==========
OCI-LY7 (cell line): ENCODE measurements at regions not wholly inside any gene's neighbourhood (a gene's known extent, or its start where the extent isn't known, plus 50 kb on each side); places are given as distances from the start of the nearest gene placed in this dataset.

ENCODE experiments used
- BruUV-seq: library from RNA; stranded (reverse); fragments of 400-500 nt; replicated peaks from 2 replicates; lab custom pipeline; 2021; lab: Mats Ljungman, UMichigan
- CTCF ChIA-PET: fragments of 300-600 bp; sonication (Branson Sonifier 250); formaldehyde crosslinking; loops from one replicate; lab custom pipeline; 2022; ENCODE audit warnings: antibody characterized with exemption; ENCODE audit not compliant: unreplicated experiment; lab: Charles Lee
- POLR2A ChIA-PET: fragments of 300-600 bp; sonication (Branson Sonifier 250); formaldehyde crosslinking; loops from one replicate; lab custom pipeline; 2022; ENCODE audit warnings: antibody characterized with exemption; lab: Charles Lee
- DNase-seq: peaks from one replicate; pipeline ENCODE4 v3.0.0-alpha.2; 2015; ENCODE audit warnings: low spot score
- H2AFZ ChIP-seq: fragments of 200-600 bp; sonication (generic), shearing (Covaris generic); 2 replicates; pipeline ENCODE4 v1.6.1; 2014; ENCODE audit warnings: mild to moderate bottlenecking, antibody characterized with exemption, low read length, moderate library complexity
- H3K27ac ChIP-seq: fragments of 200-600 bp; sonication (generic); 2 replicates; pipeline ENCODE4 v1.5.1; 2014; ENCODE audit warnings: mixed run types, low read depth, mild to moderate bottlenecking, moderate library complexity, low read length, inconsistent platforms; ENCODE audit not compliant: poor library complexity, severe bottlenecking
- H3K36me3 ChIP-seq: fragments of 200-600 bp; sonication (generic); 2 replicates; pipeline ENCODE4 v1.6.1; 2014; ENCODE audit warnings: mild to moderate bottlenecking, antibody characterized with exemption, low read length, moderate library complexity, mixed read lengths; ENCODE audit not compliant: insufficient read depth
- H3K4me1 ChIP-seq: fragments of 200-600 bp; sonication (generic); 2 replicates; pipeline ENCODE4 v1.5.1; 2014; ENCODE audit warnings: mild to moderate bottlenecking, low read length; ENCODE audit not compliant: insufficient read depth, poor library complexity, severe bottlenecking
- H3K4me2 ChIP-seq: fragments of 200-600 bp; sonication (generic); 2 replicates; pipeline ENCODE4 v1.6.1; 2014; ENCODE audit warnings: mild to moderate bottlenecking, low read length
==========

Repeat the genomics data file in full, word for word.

OCI-LY7 (cell line): ENCODE measurements at regions not wholly inside any gene's neighbourhood (a gene's known extent, or its start where the extent isn't known, plus 50 kb on each side); places are given as distances from the start of the nearest gene placed in this dataset.

ENCODE experiments used
- BruUV-seq: library from RNA; stranded (reverse); fragments of 400-500 nt; replicated peaks from 2 replicates; lab custom pipeline; 2021; lab: Mats Ljungman, UMichigan
- CTCF ChIA-PET: fragments of 300-600 bp; sonication (Branson Sonifier 250); formaldehyde crosslinking; loops from one replicate; lab custom pipeline; 2022; ENCODE audit warnings: antibody characterized with exemption; ENCODE audit not compliant: unreplicated experiment; lab: Charles Lee
- POLR2A ChIA-PET: fragments of 300-600 bp; sonication (Branson Sonifier 250); formaldehyde crosslinking; loops from one replicate; lab custom pipeline; 2022; ENCODE audit warnings: antibody characterized with exemption; lab: Charles Lee
- DNase-seq: peaks from one replicate; pipeline ENCODE4 v3.0.0-alpha.2; 2015; ENCODE audit warnings: low spot score
- H2AFZ ChIP-seq: fragments of 200-600 bp; sonication (generic), shearing (Covaris generic); 2 replicates; pipeline ENCODE4 v1.6.1; 2014; ENCODE audit warnings: mild to moderate bottlenecking, antibody characterized with exemption, low read length, moderate library complexity
- H3K27ac ChIP-seq: fragments of 200-600 bp; sonication (generic); 2 replicates; pipeline ENCODE4 v1.5.1; 2014; ENCODE audit warnings: mixed run types, low read depth, mild to moderate bottlenecking, moderate library complexity, low read length, inconsistent platforms; ENCODE audit not compliant: poor library complexity, severe bottlenecking
- H3K36me3 ChIP-seq: fragments of 200-600 bp; sonication (generic); 2 replicates; pipeline ENCODE4 v1.6.1; 2014; ENCODE audit warnings: mild to moderate bottlenecking, antibody characterized with exemption, low read length, moderate library complexity, mixed read lengths; ENCODE audit not compliant: insufficient read depth
- H3K4me1 ChIP-seq: fragments of 200-600 bp; sonication (generic); 2 replicates; pipeline ENCODE4 v1.5.1; 2014; ENCODE audit warnings: mild to moderate bottlenecking, low read length; ENCODE audit not compliant: insufficient read depth, poor library complexity, severe bottlenecking
- H3K4me2 ChIP-seq: fragments of 200-600 bp; sonication (generic); 2 replicates; pipeline ENCODE4 v1.6.1; 2014; ENCODE audit warnings: mild to moderate bottlenecking, low read length